“The past two years have really been the best years of my life. There’s something about being so close to death and then realizing you’re alive. It makes every second so powerful, you become so mindful of being alive. When you take life for granted, you don’t appreciate how beautiful life is. If I do die tomorrow, it’s OK, I’ve really lived!”
De la Houssaye is now an active advocate for more awareness about lung cancer and she reflects that some doctor should have said, “Oh, you may have lung cancer.” But she never had a cough. She now knows that the experience of pain in the back is a symptom of lung cancer, but not one that many doctors will accurately diagnose. Early detection is the key to increasing your odds of long-term survival.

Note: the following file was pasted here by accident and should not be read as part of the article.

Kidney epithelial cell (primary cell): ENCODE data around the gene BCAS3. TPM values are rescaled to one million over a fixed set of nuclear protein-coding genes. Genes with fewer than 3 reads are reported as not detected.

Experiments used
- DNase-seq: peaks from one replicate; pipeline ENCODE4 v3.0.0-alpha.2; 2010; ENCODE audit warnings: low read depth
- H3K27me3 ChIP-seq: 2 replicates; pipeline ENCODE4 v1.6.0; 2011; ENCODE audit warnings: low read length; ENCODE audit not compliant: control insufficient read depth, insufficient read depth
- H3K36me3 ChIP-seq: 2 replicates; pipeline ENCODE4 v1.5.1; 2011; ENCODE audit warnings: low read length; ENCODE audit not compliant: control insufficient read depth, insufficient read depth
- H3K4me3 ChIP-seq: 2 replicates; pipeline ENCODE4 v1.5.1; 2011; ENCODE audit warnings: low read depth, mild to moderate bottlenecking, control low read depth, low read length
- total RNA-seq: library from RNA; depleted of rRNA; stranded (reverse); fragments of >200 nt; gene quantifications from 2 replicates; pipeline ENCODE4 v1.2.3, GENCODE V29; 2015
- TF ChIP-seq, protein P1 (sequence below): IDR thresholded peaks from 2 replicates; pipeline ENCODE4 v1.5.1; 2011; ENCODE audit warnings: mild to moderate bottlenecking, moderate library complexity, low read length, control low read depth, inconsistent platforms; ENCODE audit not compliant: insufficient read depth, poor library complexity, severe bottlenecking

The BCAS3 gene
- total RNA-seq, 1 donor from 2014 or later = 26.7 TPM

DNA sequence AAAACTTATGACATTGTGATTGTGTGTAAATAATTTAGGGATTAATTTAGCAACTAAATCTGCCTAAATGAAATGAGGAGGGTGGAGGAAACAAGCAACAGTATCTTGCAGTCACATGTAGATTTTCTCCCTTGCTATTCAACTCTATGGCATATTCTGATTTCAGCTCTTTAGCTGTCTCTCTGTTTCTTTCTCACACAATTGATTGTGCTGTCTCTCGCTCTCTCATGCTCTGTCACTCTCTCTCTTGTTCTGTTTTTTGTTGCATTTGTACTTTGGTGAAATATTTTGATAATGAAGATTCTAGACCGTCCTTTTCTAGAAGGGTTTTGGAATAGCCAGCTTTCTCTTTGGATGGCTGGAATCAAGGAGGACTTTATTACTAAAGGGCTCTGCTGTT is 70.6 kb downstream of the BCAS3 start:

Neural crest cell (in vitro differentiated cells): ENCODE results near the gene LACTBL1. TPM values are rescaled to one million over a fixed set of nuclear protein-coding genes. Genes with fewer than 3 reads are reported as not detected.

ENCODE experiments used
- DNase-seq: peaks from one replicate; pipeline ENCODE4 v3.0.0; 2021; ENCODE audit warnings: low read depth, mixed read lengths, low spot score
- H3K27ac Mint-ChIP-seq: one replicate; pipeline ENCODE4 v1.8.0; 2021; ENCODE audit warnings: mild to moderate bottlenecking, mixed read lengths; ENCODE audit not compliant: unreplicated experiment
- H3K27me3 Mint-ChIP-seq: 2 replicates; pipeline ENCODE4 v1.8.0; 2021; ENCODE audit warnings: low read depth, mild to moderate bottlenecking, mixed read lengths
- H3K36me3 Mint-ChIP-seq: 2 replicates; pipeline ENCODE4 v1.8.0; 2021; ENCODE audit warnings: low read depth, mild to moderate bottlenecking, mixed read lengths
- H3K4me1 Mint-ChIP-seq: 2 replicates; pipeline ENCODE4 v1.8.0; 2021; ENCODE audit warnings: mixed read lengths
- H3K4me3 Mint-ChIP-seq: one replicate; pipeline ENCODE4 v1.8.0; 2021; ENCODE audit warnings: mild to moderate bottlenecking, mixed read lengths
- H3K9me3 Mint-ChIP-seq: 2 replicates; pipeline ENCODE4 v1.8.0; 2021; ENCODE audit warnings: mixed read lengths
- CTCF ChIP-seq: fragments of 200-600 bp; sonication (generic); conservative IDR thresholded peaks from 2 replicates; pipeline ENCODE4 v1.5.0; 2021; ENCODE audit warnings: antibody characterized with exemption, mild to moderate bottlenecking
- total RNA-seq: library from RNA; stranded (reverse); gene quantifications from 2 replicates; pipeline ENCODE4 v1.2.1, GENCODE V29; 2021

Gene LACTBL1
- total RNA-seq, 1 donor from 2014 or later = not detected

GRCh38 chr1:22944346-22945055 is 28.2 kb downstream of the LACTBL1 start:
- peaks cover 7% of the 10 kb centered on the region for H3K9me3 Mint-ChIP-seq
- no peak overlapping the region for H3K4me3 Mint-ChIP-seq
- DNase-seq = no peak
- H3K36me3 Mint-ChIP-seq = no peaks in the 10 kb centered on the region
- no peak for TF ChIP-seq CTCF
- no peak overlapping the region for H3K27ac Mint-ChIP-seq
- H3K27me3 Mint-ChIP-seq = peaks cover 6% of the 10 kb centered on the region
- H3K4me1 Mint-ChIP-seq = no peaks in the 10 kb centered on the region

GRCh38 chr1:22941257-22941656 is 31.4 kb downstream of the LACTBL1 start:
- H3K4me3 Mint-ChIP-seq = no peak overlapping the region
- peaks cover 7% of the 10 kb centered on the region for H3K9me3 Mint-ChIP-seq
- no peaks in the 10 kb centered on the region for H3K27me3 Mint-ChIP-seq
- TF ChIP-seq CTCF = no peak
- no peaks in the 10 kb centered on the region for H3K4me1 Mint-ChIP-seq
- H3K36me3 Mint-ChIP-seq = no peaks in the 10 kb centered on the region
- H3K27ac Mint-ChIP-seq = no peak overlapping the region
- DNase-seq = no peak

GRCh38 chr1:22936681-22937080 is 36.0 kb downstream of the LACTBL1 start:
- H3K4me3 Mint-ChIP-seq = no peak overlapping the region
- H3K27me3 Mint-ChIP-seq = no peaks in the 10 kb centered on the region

Signs and symptoms of lung cancer may include *Source: Mayoclinic.org
- A new cough that doesn’t go away
- Coughing up blood, even a small amount
- Shortness of breath
- Chest pain
- Losing weight without trying
- Bone pain
As we closed our interview, de la Houssaye spoke of her idyllic childhood growing up in a religious family and attending Catholic schools. She remembered wanting so much to be perfect and then had an epiphany which led to great happiness and an ability to relax. “As a child, I wanted to be a saint. I had big dreams! And one day when I was 10, I realized that was too much pressure. So I decided to do one good thing a day, to make one person a day happy.”